Lipsyte, Robert. "Cassius Clay, Cassius X, Muhammad Ali: Cassius Clay." New York Times 25 October 1965: SM29.

Lipsyte, Robert. "Clay: A Ring Mystery: His Mockery of Sport, and Black Muslim Role Make Future of Boxing Uncertain." New York Times 28 November 1965: S10.

Lipsyte, Robert. "Muhammad Ali Slaps at Terrell After Name-calling Exchange at Garden: Champion Labels Foe 'uncle Tom'; References to Cassius by Challenger Appear to Anger Heavyweight King." New York Times 29 December 1966: 38.

Marsh, Clifton. The Lost-Found Nation of Islam in America. Lanham: Scarecrow Press, 2000.

Sammons, Jeffrey. Beyond the Ring: The Role of Boxing in American Society. Urbana: U of Illinois P, 1988.

Smith, Charles R. Twelve Rounds to Glory: The Story of Muhammad Ali. Cambridge: Candlewick Press, 2007.

Waldron, Martin. "Clay Guilty in Draft Case: Gets Five Years in Prison: U.S. Judge Also Fines the Boxer $10,000 for Refusing Induction Clay is Convicted on Draft Charge." New York Times 21 June 1967: 1.

Wicker, Tom. "In the Nation: Muhammad Ali and Dissent." New York Times 2 May 1967: 40.

Video/Audio Resources

I Shook Up the World -- Clay vs. Sonny Liston 1964. Videocassette. Home Box Office Films, 2002.
The fight in this video is Ali's first major title fight. It is the first fight depicted in the Mann film.
Malcolm X. Dvd. Dir. Spike Lee. Perf. Denzel Washington and Angela Bassett. Warner Studios, 1992.
This is the big-budget version of the Malcolm X story.  It chronicles the politically important moments of Malcolm X's life as well as the personally important events.  It is a "first-stop" for any type of research on Malcolm X's history and character. 
Muhammad Ali -- The Whole Story. Videocassette. Turner Home Video, 1997.
This box set is important because it contains most of Ali's fights -- about three hours of fight footage -- and it shows the years that Mann omitted in his film.  It also talks about his life outside of the ring.  Basically, this is a complete documentary of Ali.
Rumble in the Jungle -- Ali vs. Foreman 1974. Videocassette. Home Box Office Films, 2002.
This video is the actual video of  "The Rumble in the Jungle."  Mann spends about thirty minutes of Ali on this epic fight, and it is important to look at the actual event for similarities and differences.
When We Were Kings. Dir. Leon Gast. Perf. Muhammad Ali and George Foreman. Dvd. Usa Films, 1999.
The film deals with the six weeks leading up to the Ali-Foreman fight in Kinshasa, Zaire.  It also shows the spectacle behind the event: he musical artists, dancers, and media representation of the two boxers.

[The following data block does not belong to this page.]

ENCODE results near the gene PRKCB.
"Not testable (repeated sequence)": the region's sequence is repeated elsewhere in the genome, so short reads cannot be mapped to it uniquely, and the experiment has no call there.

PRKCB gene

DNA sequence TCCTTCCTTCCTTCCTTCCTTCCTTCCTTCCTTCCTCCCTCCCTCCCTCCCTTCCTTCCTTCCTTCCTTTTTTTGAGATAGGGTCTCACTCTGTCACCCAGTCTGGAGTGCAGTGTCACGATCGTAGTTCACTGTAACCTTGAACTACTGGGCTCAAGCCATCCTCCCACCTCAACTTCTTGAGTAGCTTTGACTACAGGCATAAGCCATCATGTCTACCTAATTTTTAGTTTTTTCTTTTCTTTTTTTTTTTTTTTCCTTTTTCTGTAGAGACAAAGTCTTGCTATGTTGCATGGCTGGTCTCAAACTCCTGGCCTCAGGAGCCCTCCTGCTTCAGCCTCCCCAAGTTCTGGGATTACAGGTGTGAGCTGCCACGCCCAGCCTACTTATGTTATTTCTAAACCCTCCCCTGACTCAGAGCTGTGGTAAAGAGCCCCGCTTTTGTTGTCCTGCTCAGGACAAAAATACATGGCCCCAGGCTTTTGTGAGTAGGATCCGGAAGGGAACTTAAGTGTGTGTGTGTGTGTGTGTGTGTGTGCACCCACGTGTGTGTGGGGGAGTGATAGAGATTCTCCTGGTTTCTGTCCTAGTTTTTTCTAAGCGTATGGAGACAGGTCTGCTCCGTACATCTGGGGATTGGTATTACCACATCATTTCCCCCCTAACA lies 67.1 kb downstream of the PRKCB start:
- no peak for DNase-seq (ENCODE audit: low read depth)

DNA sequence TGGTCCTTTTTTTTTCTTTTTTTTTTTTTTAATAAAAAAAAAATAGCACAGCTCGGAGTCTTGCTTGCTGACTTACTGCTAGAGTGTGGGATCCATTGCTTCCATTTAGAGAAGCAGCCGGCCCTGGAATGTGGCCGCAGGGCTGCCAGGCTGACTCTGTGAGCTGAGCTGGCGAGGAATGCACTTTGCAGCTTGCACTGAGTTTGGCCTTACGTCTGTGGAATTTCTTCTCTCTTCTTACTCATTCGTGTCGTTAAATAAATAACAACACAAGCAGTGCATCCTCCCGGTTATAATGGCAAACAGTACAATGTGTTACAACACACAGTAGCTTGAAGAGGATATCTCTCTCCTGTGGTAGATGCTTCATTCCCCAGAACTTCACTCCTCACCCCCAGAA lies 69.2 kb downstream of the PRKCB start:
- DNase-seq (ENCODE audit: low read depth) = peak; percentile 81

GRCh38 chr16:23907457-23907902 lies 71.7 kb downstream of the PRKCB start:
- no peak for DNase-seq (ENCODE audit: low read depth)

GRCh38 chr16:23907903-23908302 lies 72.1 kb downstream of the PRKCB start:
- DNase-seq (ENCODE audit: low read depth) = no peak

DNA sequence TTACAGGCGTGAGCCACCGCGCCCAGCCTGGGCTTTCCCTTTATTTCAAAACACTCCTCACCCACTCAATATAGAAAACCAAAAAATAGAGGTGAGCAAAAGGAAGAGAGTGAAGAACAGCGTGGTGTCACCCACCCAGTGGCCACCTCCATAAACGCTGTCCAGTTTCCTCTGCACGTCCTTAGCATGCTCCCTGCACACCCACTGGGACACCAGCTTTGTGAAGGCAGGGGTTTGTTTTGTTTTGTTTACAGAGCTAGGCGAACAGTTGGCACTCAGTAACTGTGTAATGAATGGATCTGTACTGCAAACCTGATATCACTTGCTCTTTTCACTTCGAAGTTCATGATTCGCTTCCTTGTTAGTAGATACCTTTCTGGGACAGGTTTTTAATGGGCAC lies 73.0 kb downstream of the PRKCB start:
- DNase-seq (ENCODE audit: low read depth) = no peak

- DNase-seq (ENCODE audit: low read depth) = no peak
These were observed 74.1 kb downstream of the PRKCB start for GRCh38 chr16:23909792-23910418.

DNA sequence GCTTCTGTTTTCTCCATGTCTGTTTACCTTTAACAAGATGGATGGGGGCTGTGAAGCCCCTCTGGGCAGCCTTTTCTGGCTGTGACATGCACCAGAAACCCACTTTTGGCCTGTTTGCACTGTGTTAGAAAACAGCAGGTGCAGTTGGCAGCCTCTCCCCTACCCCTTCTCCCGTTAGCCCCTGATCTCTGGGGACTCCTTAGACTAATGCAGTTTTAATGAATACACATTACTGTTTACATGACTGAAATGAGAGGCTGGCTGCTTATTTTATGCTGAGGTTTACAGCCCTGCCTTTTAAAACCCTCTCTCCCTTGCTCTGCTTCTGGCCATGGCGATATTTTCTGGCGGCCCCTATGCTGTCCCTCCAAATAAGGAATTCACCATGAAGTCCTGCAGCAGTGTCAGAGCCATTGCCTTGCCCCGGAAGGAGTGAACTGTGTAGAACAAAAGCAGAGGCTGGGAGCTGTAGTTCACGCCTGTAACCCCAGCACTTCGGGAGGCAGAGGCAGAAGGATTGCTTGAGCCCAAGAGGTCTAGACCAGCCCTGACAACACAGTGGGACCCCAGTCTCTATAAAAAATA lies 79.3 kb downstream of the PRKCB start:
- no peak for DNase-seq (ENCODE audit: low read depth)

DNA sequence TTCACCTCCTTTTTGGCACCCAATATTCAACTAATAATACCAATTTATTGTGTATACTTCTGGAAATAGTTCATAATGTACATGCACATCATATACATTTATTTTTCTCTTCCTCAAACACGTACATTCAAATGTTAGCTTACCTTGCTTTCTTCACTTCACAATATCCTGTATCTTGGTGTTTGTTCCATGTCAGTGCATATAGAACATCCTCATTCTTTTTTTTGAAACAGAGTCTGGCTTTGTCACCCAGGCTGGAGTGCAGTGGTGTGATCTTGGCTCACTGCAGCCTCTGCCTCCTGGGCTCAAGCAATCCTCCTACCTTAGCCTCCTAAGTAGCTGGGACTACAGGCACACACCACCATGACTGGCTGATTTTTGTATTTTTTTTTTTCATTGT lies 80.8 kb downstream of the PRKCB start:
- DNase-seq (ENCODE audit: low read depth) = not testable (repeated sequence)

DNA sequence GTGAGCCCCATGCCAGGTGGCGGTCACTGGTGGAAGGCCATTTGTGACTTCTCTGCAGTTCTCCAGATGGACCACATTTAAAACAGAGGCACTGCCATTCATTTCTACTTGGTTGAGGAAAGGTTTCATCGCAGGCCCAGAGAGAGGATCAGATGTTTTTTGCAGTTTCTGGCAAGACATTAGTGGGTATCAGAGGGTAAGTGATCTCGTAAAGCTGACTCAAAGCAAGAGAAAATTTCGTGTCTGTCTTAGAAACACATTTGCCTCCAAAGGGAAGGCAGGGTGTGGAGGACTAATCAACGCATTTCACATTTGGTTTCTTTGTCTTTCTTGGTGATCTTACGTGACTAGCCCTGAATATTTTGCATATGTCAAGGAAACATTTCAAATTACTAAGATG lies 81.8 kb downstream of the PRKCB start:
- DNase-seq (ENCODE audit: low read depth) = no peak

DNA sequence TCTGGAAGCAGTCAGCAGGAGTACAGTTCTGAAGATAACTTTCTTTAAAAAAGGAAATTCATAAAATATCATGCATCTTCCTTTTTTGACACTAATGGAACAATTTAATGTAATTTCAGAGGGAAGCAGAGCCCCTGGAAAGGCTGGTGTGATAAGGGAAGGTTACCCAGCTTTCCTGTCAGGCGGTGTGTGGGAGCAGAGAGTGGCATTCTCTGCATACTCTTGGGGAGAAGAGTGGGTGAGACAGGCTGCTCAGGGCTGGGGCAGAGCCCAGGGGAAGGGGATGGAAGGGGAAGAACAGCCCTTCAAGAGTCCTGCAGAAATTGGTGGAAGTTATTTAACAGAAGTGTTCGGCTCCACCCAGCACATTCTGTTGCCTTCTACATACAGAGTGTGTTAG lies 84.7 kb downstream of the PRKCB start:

Will Smith and Muhammad Ali
Smith and Ali ask that not all Muslims be blamed for 9/11.

Online Resources
Created with Ali's input, this website is very biographical.  It has personal greetings from Ali, latest news on Ali, fight statistics, and a list of frequently asked questions (and their answers) about the boxer.
The Cyber Boxing Zone
This webpage is a complete and extremely accurate historyof not only of Muhammad Ali's boxing career, but it is also a great source for information and dates on his personal struggles and triumphs. The dating is exact, and all the fight results display the round and method of victory or defeat. Also, the page offers the locations of each individual fight.
International Boxing Hall of Fame "Enshrinees: Muhammad Ali."
This is the most complete and accurate description of Ali's fighting career from beginning to end.  This page deals entirely with his boxing career and discusses a few of his techniques in the ring.  It also describes the "Rumble in the Jungle."
Malcolm X: A Research Site
This site is a starting point for information about Malcolm X.  The site divides the events in Malcolm X's life by year, and it is possible to look specifically at the years portrayed in Michael Mann's film.  It also offers a lot of information on Malcolm X's past (both his childhood and his days as a "criminal").  There are pictures and audio files of his major speeches.
Stanford University Thinker on the Web: "The Nation of Islam"
This is a database on the Nation of Islam in America.  There is a specific, detailed article on the background history of the organization.  The article largely deals with the nation of Islam during the 1930s until the early 1970s.  Article is in timeline format.